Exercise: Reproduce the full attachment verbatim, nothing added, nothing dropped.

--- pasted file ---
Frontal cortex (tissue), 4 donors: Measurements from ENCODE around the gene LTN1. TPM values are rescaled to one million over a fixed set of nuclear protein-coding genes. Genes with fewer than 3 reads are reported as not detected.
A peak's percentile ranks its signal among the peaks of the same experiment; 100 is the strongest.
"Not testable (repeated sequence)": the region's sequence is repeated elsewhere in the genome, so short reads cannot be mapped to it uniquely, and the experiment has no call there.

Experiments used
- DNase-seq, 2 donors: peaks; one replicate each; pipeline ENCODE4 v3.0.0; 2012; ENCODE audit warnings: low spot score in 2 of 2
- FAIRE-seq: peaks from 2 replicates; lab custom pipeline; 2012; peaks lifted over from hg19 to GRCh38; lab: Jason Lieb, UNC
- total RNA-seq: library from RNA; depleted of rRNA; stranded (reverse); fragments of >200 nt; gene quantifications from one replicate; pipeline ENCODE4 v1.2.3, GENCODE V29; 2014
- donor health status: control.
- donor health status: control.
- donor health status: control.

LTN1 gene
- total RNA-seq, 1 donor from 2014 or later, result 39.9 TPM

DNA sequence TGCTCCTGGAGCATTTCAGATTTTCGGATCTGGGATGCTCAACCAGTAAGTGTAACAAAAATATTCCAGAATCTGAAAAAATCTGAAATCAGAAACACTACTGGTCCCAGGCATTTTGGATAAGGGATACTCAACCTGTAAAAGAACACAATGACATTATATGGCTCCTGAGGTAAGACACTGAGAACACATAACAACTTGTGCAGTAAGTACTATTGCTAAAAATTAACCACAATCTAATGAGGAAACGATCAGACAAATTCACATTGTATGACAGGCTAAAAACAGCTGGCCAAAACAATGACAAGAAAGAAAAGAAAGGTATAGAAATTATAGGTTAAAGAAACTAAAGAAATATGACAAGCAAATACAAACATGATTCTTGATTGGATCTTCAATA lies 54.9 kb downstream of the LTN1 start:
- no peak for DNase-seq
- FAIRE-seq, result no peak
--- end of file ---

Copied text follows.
Frontal cortex (tissue), 4 donors: Measurements from ENCODE around the gene LTN1. TPM values are rescaled to one million over a fixed set of nuclear protein-coding genes. Genes with fewer than 3 reads are reported as not detected.
A peak's percentile ranks its signal among the peaks of the same experiment; 100 is the strongest.
"Not testable (repeated sequence)": the region's sequence is repeated elsewhere in the genome, so short reads cannot be mapped to it uniquely, and the experiment has no call there.

Experiments used
- DNase-seq, 2 donors: peaks; one replicate each; pipeline ENCODE4 v3.0.0; 2012; ENCODE audit warnings: low spot score in 2 of 2
- FAIRE-seq: peaks from 2 replicates; lab custom pipeline; 2012; peaks lifted over from hg19 to GRCh38; lab: Jason Lieb, UNC
- total RNA-seq: library from RNA; depleted of rRNA; stranded (reverse); fragments of >200 nt; gene quantifications from one replicate; pipeline ENCODE4 v1.2.3, GENCODE V29; 2014
- donor health status: control.
- donor health status: control.
- donor health status: control.

LTN1 gene
- total RNA-seq, 1 donor from 2014 or later, result 39.9 TPM

DNA sequence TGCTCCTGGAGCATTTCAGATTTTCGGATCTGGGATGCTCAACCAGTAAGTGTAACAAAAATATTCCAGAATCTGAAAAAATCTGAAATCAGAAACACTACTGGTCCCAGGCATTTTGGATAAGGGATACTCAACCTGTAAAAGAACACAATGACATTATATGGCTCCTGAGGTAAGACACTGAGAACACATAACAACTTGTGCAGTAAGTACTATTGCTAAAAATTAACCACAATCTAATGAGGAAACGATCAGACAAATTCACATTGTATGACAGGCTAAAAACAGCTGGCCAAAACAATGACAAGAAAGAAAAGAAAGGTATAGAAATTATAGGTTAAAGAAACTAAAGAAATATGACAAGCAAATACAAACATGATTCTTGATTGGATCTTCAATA lies 54.9 kb downstream of the LTN1 start:
- no peak for DNase-seq
- FAIRE-seq, result no peak